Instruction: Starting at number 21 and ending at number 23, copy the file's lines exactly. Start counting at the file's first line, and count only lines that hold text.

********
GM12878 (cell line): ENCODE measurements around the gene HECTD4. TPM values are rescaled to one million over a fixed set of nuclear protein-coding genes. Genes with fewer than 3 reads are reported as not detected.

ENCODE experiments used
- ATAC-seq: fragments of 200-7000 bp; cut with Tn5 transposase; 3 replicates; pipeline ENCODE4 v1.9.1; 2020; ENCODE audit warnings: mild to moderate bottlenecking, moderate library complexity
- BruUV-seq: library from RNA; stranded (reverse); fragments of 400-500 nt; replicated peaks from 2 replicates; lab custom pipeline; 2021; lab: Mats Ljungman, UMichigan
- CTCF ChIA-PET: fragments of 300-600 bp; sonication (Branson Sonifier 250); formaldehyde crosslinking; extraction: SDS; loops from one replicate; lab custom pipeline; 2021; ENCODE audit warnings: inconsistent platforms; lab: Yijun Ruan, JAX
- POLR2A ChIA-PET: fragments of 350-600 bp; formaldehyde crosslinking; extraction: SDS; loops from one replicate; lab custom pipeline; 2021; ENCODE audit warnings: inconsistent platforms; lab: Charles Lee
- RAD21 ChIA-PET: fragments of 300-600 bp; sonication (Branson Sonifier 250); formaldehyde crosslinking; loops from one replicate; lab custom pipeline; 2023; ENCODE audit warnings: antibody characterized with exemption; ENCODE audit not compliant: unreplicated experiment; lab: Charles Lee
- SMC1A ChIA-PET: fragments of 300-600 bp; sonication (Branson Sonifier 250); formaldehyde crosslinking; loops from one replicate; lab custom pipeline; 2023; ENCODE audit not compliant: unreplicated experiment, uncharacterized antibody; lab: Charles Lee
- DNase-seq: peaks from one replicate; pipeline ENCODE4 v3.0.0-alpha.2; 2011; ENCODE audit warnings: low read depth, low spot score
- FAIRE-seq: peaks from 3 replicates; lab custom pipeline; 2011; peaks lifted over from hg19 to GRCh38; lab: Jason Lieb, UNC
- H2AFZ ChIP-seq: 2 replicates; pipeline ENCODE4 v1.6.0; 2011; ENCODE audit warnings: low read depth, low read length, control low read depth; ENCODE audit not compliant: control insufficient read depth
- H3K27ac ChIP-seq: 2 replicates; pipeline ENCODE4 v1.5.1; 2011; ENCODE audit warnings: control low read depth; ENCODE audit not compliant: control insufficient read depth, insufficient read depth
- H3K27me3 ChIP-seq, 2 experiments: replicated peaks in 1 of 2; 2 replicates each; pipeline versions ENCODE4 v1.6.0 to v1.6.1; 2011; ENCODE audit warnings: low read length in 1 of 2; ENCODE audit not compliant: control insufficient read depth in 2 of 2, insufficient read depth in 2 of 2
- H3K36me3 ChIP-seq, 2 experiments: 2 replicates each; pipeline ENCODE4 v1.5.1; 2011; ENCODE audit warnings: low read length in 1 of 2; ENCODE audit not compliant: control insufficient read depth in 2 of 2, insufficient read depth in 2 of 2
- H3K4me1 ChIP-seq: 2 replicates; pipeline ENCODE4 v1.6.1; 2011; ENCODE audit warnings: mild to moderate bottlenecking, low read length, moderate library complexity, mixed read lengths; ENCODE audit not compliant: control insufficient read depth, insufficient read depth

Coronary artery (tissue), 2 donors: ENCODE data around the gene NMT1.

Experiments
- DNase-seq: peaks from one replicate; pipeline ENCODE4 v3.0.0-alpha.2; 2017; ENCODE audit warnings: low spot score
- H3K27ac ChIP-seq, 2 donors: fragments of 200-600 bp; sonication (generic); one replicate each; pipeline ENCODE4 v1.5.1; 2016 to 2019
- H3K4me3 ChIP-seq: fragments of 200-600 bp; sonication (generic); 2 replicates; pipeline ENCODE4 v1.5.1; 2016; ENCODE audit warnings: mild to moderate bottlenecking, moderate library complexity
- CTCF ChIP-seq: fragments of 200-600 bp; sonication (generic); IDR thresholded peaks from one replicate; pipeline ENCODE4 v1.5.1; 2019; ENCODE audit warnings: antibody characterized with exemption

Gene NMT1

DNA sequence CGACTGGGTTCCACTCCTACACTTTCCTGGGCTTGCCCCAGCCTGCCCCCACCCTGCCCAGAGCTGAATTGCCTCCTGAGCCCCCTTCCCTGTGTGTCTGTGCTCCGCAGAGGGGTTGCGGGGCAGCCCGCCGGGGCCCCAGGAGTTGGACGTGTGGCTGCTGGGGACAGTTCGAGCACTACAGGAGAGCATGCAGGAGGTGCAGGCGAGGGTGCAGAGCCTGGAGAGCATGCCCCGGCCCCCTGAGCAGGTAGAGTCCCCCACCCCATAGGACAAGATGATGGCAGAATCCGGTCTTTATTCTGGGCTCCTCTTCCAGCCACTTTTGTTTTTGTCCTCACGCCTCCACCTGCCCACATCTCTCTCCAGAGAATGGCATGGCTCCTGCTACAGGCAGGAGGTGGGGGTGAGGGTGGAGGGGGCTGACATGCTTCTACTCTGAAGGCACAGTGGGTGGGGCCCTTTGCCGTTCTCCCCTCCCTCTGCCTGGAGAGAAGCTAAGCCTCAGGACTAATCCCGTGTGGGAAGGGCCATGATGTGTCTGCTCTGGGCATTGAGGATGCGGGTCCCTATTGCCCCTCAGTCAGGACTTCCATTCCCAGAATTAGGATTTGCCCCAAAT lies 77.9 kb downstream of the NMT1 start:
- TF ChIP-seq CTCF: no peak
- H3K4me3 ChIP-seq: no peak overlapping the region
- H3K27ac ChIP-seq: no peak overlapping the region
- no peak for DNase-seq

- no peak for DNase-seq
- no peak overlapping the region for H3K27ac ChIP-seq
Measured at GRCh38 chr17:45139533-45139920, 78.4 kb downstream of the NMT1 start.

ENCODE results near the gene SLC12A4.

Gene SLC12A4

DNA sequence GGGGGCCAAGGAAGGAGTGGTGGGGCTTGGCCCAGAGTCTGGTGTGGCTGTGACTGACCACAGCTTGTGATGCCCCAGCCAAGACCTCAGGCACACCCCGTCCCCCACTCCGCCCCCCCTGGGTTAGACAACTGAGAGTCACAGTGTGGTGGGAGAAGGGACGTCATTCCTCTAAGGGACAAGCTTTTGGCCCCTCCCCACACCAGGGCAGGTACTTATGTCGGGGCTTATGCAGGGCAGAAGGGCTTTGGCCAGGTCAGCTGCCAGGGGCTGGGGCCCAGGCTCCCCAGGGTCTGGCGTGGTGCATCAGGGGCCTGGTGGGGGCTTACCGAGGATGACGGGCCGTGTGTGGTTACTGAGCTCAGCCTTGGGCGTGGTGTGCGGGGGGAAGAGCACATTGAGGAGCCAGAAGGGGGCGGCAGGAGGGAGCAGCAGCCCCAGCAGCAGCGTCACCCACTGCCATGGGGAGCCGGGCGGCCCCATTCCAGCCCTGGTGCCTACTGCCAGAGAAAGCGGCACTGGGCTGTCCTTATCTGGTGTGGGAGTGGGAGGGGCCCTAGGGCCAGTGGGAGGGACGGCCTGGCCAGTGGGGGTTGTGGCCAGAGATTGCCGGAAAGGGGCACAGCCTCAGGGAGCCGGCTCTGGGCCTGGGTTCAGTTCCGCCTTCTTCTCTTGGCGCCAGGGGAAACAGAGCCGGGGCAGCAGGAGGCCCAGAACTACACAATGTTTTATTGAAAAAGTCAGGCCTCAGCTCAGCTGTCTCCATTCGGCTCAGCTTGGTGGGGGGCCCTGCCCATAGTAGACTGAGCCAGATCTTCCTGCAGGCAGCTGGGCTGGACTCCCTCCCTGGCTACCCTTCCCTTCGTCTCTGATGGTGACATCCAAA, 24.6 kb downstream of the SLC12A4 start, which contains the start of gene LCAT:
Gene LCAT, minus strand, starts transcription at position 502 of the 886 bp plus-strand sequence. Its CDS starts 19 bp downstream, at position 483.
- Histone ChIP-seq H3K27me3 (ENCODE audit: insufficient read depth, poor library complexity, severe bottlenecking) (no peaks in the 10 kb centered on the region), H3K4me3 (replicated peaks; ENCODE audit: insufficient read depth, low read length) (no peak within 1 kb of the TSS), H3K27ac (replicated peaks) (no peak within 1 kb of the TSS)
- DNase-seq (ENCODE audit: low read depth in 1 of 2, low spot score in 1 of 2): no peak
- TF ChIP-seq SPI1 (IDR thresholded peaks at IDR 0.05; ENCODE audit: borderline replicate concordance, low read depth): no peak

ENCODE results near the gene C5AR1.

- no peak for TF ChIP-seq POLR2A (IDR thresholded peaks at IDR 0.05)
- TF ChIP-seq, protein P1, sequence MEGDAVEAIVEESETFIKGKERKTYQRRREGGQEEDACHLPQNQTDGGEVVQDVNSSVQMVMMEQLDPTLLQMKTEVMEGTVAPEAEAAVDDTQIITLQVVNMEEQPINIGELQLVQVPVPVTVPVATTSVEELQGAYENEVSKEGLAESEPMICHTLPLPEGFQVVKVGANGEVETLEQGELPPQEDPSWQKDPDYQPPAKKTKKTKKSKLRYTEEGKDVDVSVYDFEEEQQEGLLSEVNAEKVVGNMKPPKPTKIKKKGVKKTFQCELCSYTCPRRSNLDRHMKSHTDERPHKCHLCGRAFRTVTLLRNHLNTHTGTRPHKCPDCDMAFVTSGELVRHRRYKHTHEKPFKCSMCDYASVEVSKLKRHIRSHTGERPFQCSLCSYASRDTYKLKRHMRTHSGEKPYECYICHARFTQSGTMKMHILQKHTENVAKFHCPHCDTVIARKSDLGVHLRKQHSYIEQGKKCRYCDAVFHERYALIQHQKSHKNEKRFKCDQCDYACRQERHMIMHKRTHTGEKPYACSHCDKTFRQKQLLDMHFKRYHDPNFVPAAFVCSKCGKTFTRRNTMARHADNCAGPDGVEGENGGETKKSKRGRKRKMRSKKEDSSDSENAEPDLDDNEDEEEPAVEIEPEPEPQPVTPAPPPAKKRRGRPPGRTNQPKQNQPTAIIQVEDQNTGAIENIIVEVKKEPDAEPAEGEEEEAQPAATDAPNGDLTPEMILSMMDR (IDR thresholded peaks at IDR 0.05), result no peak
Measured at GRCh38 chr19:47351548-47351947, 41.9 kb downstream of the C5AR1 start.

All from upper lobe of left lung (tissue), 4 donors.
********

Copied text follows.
- CTCF ChIP-seq: fragments of 200-600 bp; sonication (generic); IDR thresholded peaks from one replicate; pipeline ENCODE4 v1.5.1; 2019; ENCODE audit warnings: antibody characterized with exemption

Gene NMT1

DNA sequence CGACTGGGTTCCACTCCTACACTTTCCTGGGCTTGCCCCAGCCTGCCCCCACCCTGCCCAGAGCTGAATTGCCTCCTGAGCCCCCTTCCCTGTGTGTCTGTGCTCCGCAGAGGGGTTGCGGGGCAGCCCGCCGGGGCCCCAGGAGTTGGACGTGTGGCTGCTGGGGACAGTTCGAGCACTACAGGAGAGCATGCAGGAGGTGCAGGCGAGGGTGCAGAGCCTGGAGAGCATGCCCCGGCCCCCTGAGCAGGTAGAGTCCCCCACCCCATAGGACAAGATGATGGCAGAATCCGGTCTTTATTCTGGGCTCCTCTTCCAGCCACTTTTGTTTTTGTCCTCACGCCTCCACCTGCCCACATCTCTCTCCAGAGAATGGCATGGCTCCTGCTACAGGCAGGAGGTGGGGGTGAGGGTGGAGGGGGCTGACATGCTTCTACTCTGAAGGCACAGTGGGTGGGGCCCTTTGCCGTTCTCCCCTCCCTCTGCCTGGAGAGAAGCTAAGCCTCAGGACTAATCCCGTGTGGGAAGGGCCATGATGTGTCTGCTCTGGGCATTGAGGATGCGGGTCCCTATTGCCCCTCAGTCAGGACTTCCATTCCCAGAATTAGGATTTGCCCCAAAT lies 77.9 kb downstream of the NMT1 start: